1. Determine the research question.
All research starts with a good question.
What is the purpose of the research? What sources are available? What is the desired result (report, drawings, 3D model, physical reconstruction)?
2. Carry out a literature review/desk-based assessment (analysis of previous research).
* Make a critical review of scholarly sources on the research topic. Are the attributed functions/interpretations correct? References to source material provide guidance for further research.
* Study the literature on the typology and construction/manufacture of the research object or similar objects from the same period.
Documentation of masonry in the caldarium of the Roman bathhouse in Heerlen, drawing
3. Carry out object-based research
Analysis of timber/masonry, structures, foundations and soil stains
* Archaeological research: documentation and analysis of soil stains and foundations during an excavation (NB: new archaeological research is not always possible).
* Building archaeological research: documentation and analysis of upstanding masonry (manufacture, placement and finishing of building materials; analysis of building traces).
* Determine the relative chronology or construction sequence based on the archaeological and building archaeological research.
Source material and material remains (finds during excavation)
* Study and interpret or reinterpret previously conducted archaeological and building archaeological research based on field drawings, measurements and reports; often new interpretation drawings and analyses will need to be made.
* Study the artefacts and other finds.
* Determine whether the survey findings advance the insights.
Heerlen, Roman bathhouse: new measurements based on source material. On the drawing from the excavations in 1941 and 1942, Kees Peterse has indicated the levels of the undisturbed soil as determined by careful study of survey drawings and his own in situ measurements. The numbers make it clear that the original ground level sloped diagonally to the bottom right of the drawing. The site was levelled during the next construction phase.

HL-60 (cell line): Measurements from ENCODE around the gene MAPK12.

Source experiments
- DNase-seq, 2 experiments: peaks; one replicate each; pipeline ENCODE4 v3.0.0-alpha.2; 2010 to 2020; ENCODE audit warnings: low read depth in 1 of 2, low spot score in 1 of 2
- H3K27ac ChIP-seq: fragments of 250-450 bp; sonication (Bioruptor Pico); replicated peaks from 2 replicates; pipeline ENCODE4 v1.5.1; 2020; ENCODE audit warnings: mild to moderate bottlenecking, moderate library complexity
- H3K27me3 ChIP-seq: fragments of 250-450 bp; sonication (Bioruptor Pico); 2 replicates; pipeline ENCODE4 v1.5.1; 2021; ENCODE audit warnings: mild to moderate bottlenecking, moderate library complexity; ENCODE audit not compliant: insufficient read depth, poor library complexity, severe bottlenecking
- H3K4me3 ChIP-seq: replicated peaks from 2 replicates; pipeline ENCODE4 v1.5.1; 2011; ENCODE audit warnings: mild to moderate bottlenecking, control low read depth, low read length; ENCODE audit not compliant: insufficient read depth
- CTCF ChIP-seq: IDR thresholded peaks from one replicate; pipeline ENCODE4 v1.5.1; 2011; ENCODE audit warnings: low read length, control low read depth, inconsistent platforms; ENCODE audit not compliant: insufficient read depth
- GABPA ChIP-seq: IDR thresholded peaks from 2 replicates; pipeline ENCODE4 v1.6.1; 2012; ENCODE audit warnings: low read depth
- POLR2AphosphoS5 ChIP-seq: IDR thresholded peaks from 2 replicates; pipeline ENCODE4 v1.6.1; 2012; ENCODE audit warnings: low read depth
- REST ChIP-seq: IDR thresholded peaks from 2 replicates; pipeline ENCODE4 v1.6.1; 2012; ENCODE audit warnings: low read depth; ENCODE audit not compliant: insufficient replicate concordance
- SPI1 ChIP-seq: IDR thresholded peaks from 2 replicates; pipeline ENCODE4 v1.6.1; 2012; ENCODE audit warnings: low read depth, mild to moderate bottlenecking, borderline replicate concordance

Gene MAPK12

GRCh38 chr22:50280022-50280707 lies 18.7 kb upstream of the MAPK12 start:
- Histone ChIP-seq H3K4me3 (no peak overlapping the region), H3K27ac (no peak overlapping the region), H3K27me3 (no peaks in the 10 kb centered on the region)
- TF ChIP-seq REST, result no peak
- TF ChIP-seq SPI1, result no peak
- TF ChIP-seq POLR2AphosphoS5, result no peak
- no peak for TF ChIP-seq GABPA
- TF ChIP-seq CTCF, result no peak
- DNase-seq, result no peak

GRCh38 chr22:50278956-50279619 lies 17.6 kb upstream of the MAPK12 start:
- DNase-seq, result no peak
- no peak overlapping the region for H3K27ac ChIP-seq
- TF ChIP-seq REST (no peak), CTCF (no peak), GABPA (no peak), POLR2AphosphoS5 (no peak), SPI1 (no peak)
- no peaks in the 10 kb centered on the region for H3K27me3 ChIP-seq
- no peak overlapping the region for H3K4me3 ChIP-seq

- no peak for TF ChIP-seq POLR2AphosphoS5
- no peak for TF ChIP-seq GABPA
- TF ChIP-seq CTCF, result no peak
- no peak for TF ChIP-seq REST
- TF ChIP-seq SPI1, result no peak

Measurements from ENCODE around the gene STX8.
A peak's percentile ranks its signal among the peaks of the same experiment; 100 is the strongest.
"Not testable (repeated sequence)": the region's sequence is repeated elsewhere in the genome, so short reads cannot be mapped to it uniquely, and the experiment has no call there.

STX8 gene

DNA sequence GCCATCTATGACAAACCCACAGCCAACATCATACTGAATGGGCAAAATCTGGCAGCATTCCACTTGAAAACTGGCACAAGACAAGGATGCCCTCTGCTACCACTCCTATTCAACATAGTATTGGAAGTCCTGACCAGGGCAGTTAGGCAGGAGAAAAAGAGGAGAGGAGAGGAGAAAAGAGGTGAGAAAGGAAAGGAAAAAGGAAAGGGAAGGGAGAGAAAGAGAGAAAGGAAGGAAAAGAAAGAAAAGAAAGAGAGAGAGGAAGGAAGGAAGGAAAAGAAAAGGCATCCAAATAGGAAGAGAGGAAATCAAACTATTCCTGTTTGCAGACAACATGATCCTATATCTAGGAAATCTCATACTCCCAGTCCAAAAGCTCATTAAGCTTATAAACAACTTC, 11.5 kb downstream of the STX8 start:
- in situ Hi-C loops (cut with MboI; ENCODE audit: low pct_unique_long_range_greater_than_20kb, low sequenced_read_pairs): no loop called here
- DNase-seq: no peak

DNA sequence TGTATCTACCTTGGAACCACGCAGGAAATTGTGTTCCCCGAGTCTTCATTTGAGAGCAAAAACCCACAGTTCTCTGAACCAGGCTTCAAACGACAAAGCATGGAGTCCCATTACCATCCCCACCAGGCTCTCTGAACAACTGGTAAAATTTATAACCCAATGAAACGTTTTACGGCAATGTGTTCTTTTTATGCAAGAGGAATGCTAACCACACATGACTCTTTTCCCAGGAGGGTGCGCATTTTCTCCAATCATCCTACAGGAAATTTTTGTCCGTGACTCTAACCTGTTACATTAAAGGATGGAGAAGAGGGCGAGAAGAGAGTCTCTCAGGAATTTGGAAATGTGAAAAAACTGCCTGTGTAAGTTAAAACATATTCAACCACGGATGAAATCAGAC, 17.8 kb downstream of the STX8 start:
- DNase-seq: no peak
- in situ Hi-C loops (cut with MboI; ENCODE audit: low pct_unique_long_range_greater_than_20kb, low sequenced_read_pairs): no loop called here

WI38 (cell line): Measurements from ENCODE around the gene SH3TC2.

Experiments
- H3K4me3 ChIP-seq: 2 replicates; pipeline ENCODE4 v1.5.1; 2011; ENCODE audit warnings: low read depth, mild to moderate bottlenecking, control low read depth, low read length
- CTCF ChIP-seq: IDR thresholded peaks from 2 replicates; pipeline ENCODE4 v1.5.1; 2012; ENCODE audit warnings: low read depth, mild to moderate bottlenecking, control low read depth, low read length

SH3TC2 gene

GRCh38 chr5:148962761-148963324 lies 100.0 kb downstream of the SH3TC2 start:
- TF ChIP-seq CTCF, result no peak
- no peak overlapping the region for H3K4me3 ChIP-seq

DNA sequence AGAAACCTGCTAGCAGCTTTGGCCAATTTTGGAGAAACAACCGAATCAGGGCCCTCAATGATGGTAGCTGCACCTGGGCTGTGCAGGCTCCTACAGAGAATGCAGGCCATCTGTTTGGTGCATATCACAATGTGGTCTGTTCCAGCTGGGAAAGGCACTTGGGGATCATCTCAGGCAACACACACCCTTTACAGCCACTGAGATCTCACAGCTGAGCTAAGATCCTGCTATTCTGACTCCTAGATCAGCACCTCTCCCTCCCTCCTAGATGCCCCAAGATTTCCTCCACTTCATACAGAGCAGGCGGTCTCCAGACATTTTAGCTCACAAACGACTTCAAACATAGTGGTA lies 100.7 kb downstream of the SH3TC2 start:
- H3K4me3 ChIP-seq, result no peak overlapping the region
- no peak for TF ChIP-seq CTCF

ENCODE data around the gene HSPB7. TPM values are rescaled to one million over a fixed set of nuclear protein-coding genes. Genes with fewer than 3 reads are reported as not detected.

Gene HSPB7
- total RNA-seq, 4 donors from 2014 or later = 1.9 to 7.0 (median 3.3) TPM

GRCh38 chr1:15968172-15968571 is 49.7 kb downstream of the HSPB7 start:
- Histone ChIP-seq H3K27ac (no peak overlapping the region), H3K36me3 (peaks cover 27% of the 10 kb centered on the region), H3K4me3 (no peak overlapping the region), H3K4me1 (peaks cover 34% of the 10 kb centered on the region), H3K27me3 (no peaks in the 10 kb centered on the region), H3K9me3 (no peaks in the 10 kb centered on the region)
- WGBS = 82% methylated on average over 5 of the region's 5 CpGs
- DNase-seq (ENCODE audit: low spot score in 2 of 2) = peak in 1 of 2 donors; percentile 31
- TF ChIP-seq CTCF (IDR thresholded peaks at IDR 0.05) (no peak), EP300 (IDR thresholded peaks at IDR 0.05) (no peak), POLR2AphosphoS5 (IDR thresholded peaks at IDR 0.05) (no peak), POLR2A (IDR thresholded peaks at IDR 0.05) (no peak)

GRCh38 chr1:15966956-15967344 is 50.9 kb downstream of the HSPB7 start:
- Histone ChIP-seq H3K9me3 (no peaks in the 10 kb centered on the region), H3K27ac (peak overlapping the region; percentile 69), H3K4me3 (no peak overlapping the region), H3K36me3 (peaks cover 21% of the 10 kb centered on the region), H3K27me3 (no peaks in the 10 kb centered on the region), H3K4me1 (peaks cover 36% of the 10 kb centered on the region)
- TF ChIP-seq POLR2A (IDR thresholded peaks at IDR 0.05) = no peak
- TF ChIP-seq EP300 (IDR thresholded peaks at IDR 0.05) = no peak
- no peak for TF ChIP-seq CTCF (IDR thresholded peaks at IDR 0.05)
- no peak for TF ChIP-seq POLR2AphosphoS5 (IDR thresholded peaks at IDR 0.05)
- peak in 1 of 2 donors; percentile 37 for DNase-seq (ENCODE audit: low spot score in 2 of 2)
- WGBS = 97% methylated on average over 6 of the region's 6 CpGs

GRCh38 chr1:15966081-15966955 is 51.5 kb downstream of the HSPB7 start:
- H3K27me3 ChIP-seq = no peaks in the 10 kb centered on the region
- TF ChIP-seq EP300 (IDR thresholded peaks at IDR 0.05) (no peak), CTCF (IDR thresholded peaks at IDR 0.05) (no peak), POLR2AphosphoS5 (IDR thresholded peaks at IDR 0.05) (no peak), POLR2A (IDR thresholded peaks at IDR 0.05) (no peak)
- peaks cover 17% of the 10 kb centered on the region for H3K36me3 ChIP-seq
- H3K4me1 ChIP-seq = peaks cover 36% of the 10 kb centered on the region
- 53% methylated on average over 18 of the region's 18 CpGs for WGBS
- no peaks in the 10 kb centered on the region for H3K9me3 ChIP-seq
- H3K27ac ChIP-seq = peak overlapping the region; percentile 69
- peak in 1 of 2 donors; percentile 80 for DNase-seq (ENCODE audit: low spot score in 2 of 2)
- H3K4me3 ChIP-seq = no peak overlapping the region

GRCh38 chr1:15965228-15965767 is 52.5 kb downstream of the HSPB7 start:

4. Design and measurements
* Carry out comparative research based on type of building/structure (function), style, and use of materials, taking into account relevance, context and period. Images created during the Roman era (for example those on Trajan's Column), descriptions, and writings (for example De architectura, libri decem, [known today as The Ten Books on Architecture] of Vitruvius) can be used.
* Research into dimensions and proportions. Roman buildings and structures are often laid out and designed using specific measurements (in Roman feet) and proportions, certainly in a military context. Dimensions and proportions also provide clues regarding the relationship between the site/floor plan and the upstanding structures like walls, columns, etc. Examples are the relationship between wall thickness and the height of the building or between wall thickness and the shape and design of vaults.
Nijmegen, the principia on the Hunerberg ridge: sketch of cross-section of the basilica, based on dimensions in Roman feet (drawing by Kees Peterse).
5. Investigate the building materials and construction methods
* Investigate the local/regional use of materials, construction principles, structures, commonly used tools, etc., appropriate to the times of the research object (according to its dating). It is important to establish a relationship between these and the material remains (artefacts and features) from the surveyed site.
Various forms of woodworking, depicted on a glass bowl from Rome (from Albert Neuburger, Die technik des Altertums, Leipzig, Leipzig 1919).
6. Make a coherent interpretation
* Combine and interpret all data, including determining the ‘weight’ of the data/information based on its reliability (level of certainty). In this phase it is important to make sketches and scale drawings.
* Continue error elimination (refutation) by reassessing the interpretation of the data/information, always taking into account the reliability/certainty of the data/information.
Nijmegen, the principia on the Hunerberg ridge: reconstruction of a capital based on a found fragment (drawing by Kees Peterse).
7. Writing a report and presenting the findings
* Describe the research results in words and in images, including 3D reconstructions illustrating these. When elaborated in 3D models, gaps in the research come ‘brutally’ to light. These print or digital reconstructions can also be used in a full-scale architectural reconstruction.
Oberaden: information boards at the Roman fortress (design by Kees Peterse). A circular route with information boards makes the Roman history of the site an open book. (Photo by Jan van der Hoeve, 2011)
© Roman Reconstructions 2022